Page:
1895, and were unauimously passed. 

(Signed) FREDERICK C. CURTIS, M. D., Secretary. 

The New York State Homoeopathic Medical Society unani- 
mously passed similar resolutions at its meeting one week later. 
Other organizations and societies have added their voices of 
approval to these. 

Why should the law permit the most precious jewel of 
womanhood to be bartered or given away before its possessor 
can legally convey real estate ? Why should our daughters be 
subjected to the perils of the approaches of the "wolves in 
sheep's clothing " who entice them unwittingly to their destruc- 
tion, and the brutes be privileged to hide themselves under the 
cloak of the law? 

It is a significant fact that, in the only two states in this great 
nation where women are privileged to vote, the age of consent 
is the highest, thus showing what woman will do to lift the 
standard of purity in politics if she is given the vote. 

It ought not to be necessary for me to make any lengthy argu- 
ment in such a body as this on such a question ; there cannot be 



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BATTLE FOB SODND MORALITY. 



359 




MISS FLORENCE FAIRVIEW. 
INDEPENDENT WORKER, NEW YORK. 



any good reasons advanced against its passage. I do not see 
how any man can vote against this bill and go home and face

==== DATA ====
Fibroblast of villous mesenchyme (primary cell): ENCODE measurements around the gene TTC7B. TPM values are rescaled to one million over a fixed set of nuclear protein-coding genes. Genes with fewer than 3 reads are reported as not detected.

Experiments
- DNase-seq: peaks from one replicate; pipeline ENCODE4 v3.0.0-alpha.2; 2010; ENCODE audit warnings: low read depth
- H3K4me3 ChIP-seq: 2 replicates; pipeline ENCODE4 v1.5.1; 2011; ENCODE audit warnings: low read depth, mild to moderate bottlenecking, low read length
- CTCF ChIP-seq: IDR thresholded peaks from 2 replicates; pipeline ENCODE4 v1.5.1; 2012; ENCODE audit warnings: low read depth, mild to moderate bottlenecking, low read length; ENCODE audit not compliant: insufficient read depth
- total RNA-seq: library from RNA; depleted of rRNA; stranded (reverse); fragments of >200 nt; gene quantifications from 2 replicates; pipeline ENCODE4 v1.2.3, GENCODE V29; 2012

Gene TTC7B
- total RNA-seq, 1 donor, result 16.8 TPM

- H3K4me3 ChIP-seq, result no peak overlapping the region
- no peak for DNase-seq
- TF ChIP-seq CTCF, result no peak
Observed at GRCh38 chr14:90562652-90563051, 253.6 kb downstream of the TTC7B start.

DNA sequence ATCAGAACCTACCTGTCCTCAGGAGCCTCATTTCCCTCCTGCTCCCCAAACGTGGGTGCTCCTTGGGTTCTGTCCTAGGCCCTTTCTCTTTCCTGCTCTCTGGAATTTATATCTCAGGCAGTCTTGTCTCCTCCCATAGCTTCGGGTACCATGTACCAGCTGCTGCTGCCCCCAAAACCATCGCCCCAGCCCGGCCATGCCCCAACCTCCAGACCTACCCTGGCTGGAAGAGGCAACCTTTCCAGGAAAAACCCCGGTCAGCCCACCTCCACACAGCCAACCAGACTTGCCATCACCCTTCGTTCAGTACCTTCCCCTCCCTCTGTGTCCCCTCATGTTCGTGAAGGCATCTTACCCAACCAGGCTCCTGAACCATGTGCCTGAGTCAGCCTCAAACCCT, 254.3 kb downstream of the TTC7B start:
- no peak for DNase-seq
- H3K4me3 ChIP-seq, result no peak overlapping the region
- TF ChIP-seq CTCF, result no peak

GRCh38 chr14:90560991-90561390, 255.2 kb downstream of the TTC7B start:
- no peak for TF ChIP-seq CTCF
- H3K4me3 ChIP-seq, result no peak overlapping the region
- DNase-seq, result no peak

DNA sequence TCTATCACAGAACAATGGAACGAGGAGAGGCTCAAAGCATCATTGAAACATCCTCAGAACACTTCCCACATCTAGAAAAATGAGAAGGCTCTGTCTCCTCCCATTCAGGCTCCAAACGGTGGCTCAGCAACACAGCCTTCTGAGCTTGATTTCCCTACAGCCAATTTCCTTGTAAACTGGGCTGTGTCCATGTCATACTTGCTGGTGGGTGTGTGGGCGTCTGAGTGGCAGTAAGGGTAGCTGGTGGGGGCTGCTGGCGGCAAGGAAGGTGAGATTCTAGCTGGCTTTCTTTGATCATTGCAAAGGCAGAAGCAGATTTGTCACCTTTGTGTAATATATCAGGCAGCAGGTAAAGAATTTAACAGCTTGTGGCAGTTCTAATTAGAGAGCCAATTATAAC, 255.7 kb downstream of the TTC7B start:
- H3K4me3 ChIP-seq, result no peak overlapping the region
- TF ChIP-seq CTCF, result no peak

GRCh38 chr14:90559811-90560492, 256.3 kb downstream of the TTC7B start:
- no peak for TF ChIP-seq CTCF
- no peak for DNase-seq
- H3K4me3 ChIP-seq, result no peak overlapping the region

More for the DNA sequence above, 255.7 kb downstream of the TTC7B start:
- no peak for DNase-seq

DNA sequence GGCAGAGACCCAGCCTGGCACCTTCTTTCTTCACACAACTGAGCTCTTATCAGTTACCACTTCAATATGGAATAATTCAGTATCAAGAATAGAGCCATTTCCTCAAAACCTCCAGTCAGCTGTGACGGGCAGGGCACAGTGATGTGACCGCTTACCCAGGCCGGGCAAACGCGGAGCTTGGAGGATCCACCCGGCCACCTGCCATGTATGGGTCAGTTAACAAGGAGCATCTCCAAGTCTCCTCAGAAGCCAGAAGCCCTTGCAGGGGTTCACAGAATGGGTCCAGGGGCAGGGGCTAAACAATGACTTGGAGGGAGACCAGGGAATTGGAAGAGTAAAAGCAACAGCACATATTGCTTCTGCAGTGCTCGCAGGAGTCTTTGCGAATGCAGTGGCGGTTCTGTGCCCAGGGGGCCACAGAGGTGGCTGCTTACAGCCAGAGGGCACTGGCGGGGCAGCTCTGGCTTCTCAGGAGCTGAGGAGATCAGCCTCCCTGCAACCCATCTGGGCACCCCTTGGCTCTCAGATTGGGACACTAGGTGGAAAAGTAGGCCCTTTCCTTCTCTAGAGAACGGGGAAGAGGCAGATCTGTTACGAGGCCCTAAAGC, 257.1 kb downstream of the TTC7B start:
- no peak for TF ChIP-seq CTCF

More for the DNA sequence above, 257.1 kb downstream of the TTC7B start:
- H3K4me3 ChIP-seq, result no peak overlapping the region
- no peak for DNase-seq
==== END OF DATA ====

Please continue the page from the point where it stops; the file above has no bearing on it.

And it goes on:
his mother, his wife, or his sister without a blush of shame. I 
ask you therefore, gentlemen of this assembly, on behalf of the 
medical profession which I represent, in behalf of all who love 
purity and truth, to pass this just measure by a unanimous vote, 
and by thus doing place the great state of New York among 
those which have registered themselves in favor of a larger pro- 
tection to womanhood. 



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360 THE ARENA. 

II. Copy of Bill Passed. 

State of New York. 

No. 667, 786, 1068, 2345. Int. 575. 

In Assembly, 

February 7, 1895. 
Introduced by Mr. BRUSH — read once and referred to the committee 
on codes, reported favorably from said committee with amendments, 
reprinted, placed on the order of second reading and referred to the 
committee on revision, reported from said committee without recom- 
mendations and ordered to a third reading, amended on third read- 
ing and reprinted, further amended and ordered reprinted. 

AN ACT 

To amend the penal code in relation to the age of consent 

The People of the State of New York, represented in Senate and As- 
sembly, do enact as follows : 

Section 1. Subdivision five of section two hundred and seventy- 
eight of the penal code is hereby amended to read as follows: 

5. When she is, at the time, unconscious of the nature of the act, and 
this is known to the defendant, or when she is in the custody of the 
law, or of any officer thereof, or in any place of lawful detention, tem- 
porary or permanent, is guilty of rape in the first degree and punish-